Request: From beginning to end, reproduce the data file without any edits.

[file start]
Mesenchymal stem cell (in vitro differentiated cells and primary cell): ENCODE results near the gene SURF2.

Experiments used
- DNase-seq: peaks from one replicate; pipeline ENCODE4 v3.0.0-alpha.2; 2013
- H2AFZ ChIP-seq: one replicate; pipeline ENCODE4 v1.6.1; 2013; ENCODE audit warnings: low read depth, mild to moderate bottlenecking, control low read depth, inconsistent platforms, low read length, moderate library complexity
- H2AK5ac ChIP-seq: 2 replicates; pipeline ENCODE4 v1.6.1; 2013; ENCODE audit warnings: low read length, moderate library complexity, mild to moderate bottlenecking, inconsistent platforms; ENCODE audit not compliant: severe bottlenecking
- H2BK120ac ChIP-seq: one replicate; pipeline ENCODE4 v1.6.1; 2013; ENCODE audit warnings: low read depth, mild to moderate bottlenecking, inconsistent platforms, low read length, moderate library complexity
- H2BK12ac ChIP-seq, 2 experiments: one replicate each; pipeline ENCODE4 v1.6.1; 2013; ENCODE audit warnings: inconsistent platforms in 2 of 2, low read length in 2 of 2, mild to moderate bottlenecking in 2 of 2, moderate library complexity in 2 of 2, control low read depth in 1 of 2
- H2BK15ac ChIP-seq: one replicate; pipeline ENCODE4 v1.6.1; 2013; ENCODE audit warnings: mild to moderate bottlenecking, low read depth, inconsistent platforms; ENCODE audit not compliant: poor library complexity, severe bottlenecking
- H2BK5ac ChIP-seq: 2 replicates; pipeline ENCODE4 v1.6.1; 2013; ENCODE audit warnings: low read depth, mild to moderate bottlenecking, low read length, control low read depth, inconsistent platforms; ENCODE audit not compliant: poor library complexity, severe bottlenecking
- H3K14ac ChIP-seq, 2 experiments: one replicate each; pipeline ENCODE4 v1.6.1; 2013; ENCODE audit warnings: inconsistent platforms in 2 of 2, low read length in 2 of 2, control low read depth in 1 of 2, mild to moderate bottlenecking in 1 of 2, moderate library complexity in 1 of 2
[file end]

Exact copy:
Mesenchymal stem cell (in vitro differentiated cells and primary cell): ENCODE results near the gene SURF2.

Experiments used
- DNase-seq: peaks from one replicate; pipeline ENCODE4 v3.0.0-alpha.2; 2013
- H2AFZ ChIP-seq: one replicate; pipeline ENCODE4 v1.6.1; 2013; ENCODE audit warnings: low read depth, mild to moderate bottlenecking, control low read depth, inconsistent platforms, low read length, moderate library complexity
- H2AK5ac ChIP-seq: 2 replicates; pipeline ENCODE4 v1.6.1; 2013; ENCODE audit warnings: low read length, moderate library complexity, mild to moderate bottlenecking, inconsistent platforms; ENCODE audit not compliant: severe bottlenecking
- H2BK120ac ChIP-seq: one replicate; pipeline ENCODE4 v1.6.1; 2013; ENCODE audit warnings: low read depth, mild to moderate bottlenecking, inconsistent platforms, low read length, moderate library complexity
- H2BK12ac ChIP-seq, 2 experiments: one replicate each; pipeline ENCODE4 v1.6.1; 2013; ENCODE audit warnings: inconsistent platforms in 2 of 2, low read length in 2 of 2, mild to moderate bottlenecking in 2 of 2, moderate library complexity in 2 of 2, control low read depth in 1 of 2
- H2BK15ac ChIP-seq: one replicate; pipeline ENCODE4 v1.6.1; 2013; ENCODE audit warnings: mild to moderate bottlenecking, low read depth, inconsistent platforms; ENCODE audit not compliant: poor library complexity, severe bottlenecking
- H2BK5ac ChIP-seq: 2 replicates; pipeline ENCODE4 v1.6.1; 2013; ENCODE audit warnings: low read depth, mild to moderate bottlenecking, low read length, control low read depth, inconsistent platforms; ENCODE audit not compliant: poor library complexity, severe bottlenecking
- H3K14ac ChIP-seq, 2 experiments: one replicate each; pipeline ENCODE4 v1.6.1; 2013; ENCODE audit warnings: inconsistent platforms in 2 of 2, low read length in 2 of 2, control low read depth in 1 of 2, mild to moderate bottlenecking in 1 of 2, moderate library complexity in 1 of 2